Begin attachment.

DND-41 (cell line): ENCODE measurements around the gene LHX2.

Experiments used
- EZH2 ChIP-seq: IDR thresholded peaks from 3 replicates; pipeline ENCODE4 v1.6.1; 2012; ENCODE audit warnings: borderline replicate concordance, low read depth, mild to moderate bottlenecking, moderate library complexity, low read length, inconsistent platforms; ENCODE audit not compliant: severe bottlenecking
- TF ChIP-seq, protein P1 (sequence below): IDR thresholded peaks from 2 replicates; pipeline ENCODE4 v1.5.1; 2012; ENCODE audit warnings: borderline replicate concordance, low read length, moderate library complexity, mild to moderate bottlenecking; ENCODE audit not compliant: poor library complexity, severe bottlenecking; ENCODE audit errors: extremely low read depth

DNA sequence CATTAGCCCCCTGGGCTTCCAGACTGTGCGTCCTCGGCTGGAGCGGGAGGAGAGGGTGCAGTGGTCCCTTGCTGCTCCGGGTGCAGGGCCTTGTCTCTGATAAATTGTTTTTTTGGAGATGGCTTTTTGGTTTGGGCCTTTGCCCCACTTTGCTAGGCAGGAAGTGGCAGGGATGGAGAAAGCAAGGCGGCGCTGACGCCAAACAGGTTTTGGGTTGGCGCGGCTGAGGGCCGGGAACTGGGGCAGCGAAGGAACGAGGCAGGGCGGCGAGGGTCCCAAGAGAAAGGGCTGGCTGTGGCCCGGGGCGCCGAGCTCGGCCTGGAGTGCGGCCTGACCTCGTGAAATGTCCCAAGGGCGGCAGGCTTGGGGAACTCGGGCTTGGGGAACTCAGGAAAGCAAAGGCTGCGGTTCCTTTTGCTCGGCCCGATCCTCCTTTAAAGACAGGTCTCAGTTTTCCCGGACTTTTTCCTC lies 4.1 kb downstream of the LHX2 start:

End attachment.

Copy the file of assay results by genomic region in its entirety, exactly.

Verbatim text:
DND-41 (cell line): ENCODE measurements around the gene LHX2.

Experiments used
- EZH2 ChIP-seq: IDR thresholded peaks from 3 replicates; pipeline ENCODE4 v1.6.1; 2012; ENCODE audit warnings: borderline replicate concordance, low read depth, mild to moderate bottlenecking, moderate library complexity, low read length, inconsistent platforms; ENCODE audit not compliant: severe bottlenecking
- TF ChIP-seq, protein P1 (sequence below): IDR thresholded peaks from 2 replicates; pipeline ENCODE4 v1.5.1; 2012; ENCODE audit warnings: borderline replicate concordance, low read length, moderate library complexity, mild to moderate bottlenecking; ENCODE audit not compliant: poor library complexity, severe bottlenecking; ENCODE audit errors: extremely low read depth

DNA sequence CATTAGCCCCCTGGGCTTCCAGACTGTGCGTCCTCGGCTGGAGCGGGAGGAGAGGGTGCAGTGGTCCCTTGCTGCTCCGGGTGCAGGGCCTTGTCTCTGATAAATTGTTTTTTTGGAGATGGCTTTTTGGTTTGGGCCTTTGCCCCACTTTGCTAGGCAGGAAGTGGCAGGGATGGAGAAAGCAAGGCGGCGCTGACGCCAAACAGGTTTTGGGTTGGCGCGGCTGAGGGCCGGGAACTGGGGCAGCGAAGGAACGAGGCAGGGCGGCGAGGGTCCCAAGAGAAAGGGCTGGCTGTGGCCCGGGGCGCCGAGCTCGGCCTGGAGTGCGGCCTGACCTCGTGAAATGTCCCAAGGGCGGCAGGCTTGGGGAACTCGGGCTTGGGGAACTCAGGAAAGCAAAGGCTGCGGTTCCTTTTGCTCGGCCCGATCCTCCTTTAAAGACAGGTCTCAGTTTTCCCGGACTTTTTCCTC lies 4.1 kb downstream of the LHX2 start: